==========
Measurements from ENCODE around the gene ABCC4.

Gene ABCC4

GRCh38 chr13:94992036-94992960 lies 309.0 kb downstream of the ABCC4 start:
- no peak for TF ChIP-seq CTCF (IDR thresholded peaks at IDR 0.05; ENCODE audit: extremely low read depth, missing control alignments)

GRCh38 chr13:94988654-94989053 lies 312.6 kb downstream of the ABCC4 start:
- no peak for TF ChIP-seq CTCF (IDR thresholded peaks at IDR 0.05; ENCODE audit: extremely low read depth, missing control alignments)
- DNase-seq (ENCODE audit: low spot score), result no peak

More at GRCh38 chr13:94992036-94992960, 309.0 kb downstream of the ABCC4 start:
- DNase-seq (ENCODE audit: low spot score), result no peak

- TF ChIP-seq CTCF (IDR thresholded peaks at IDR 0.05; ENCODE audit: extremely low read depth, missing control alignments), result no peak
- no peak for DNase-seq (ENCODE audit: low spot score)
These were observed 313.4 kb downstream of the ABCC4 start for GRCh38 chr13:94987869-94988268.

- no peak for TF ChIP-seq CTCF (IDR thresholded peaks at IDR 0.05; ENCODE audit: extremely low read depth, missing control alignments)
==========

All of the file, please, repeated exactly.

Measurements from ENCODE around the gene ABCC4.

Gene ABCC4

GRCh38 chr13:94992036-94992960 lies 309.0 kb downstream of the ABCC4 start:
- no peak for TF ChIP-seq CTCF (IDR thresholded peaks at IDR 0.05; ENCODE audit: extremely low read depth, missing control alignments)

GRCh38 chr13:94988654-94989053 lies 312.6 kb downstream of the ABCC4 start:
- no peak for TF ChIP-seq CTCF (IDR thresholded peaks at IDR 0.05; ENCODE audit: extremely low read depth, missing control alignments)
- DNase-seq (ENCODE audit: low spot score), result no peak

More at GRCh38 chr13:94992036-94992960, 309.0 kb downstream of the ABCC4 start:
- DNase-seq (ENCODE audit: low spot score), result no peak

- TF ChIP-seq CTCF (IDR thresholded peaks at IDR 0.05; ENCODE audit: extremely low read depth, missing control alignments), result no peak
- no peak for DNase-seq (ENCODE audit: low spot score)
These were observed 313.4 kb downstream of the ABCC4 start for GRCh38 chr13:94987869-94988268.

- no peak for TF ChIP-seq CTCF (IDR thresholded peaks at IDR 0.05; ENCODE audit: extremely low read depth, missing control alignments)